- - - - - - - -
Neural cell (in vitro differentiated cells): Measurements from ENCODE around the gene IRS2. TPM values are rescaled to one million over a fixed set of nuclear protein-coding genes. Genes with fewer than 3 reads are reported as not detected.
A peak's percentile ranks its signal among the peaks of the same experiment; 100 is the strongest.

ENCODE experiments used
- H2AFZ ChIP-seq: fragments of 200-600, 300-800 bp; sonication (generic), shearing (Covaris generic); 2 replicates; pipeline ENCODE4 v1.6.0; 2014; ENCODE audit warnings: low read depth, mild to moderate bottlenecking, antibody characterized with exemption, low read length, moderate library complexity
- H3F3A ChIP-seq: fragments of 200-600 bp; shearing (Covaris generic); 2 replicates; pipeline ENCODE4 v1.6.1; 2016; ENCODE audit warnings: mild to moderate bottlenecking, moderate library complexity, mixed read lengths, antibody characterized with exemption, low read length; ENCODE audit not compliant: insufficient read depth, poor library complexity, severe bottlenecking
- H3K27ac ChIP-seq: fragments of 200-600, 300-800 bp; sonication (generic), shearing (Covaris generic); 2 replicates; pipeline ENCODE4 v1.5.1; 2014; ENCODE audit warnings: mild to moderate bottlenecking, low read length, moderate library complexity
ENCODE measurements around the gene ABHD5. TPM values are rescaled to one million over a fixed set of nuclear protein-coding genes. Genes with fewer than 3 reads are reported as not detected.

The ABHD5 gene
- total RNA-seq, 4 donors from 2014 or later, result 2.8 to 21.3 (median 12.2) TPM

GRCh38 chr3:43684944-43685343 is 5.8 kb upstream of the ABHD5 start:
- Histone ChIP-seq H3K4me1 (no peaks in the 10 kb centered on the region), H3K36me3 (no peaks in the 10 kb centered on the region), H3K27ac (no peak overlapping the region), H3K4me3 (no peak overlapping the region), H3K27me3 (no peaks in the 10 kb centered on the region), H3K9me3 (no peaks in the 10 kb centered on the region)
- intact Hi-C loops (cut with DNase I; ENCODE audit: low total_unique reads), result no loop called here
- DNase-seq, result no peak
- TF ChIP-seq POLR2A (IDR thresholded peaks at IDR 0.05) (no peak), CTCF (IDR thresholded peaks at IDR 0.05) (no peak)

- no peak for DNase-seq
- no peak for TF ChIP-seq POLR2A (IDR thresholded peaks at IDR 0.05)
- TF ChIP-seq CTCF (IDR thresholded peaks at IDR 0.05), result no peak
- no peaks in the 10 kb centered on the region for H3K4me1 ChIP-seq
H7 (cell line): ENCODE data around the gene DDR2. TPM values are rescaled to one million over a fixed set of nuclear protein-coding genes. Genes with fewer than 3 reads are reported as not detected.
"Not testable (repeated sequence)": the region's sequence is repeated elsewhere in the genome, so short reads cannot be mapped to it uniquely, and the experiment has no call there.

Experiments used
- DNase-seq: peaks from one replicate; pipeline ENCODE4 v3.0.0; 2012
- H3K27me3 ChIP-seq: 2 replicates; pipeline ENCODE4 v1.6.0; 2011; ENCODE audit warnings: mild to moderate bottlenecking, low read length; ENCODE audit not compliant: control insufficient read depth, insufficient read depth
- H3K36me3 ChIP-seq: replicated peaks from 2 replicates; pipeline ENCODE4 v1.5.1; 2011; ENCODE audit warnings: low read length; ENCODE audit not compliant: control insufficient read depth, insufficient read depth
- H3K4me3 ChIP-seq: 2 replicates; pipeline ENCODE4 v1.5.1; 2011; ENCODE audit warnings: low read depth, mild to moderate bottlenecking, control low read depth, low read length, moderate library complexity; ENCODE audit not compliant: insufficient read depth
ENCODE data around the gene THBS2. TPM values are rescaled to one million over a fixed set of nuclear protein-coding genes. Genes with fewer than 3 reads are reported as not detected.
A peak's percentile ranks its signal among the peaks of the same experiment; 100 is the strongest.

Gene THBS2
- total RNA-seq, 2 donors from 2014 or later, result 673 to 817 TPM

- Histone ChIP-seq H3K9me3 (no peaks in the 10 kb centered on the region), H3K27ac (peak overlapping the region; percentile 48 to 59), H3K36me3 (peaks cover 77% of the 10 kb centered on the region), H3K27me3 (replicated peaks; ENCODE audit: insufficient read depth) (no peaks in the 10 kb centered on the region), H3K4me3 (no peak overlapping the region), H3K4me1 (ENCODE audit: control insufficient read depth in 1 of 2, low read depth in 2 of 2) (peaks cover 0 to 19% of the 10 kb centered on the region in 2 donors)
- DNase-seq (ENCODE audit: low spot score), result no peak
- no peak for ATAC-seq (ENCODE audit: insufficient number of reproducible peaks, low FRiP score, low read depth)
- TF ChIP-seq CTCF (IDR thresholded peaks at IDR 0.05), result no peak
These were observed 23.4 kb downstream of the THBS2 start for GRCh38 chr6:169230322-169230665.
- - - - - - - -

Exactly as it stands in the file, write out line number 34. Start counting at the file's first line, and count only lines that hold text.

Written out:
These were observed 23.4 kb downstream of the THBS2 start for GRCh38 chr6:169230322-169230665.